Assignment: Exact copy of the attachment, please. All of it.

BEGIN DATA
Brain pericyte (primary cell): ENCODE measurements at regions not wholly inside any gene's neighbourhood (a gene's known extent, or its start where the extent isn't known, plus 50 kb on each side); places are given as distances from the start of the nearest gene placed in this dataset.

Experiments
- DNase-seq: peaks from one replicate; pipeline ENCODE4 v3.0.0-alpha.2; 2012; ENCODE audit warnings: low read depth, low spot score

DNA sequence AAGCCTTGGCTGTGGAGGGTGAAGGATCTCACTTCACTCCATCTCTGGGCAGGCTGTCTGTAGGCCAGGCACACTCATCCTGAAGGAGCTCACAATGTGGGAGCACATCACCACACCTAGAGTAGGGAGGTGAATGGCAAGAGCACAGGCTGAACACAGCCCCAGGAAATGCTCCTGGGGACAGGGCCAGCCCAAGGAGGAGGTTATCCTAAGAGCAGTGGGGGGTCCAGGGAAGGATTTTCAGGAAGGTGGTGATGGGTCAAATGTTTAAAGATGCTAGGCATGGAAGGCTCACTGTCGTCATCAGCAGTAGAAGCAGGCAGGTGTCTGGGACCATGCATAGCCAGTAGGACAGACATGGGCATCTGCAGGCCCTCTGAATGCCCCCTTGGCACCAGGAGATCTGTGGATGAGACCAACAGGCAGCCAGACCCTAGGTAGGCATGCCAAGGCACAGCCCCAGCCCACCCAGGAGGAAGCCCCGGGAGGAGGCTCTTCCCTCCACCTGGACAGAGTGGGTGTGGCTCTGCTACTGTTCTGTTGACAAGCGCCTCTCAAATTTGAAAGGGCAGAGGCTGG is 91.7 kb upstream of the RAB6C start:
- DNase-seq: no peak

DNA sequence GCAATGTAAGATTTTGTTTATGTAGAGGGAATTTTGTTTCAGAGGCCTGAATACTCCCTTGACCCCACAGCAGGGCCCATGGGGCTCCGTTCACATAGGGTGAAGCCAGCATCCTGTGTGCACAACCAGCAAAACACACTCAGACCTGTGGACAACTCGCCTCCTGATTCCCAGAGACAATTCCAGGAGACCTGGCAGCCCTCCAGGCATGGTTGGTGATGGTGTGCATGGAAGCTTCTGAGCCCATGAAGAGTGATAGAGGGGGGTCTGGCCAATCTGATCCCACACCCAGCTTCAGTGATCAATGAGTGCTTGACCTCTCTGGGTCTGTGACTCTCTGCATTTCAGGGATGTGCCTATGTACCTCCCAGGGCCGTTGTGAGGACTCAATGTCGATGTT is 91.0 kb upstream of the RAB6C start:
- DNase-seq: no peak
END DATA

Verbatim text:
Brain pericyte (primary cell): ENCODE measurements at regions not wholly inside any gene's neighbourhood (a gene's known extent, or its start where the extent isn't known, plus 50 kb on each side); places are given as distances from the start of the nearest gene placed in this dataset.

Experiments
- DNase-seq: peaks from one replicate; pipeline ENCODE4 v3.0.0-alpha.2; 2012; ENCODE audit warnings: low read depth, low spot score

DNA sequence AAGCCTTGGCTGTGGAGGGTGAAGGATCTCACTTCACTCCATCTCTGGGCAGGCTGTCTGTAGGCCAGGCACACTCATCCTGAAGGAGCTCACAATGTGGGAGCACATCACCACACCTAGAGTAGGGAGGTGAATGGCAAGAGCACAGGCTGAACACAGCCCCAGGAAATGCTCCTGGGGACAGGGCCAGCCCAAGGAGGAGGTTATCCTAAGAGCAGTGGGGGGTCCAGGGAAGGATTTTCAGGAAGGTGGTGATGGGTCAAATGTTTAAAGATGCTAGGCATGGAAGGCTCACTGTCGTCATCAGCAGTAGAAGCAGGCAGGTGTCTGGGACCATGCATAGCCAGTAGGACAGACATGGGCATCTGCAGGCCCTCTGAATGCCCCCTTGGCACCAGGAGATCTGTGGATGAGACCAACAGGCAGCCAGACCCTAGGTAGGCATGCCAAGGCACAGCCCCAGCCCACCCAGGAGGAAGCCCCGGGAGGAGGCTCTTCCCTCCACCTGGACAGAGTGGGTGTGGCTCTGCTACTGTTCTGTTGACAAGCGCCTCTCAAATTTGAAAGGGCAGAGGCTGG is 91.7 kb upstream of the RAB6C start:
- DNase-seq: no peak

DNA sequence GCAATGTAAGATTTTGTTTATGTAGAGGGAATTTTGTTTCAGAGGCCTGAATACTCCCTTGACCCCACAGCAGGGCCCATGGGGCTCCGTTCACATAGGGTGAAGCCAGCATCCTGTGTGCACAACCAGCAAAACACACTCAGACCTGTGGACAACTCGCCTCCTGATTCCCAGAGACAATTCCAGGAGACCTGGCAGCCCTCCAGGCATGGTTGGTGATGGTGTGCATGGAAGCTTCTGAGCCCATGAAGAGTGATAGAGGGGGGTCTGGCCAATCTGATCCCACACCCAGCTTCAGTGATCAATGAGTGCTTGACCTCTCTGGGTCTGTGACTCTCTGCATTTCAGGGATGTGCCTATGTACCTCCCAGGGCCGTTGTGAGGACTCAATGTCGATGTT is 91.0 kb upstream of the RAB6C start:
- DNase-seq: no peak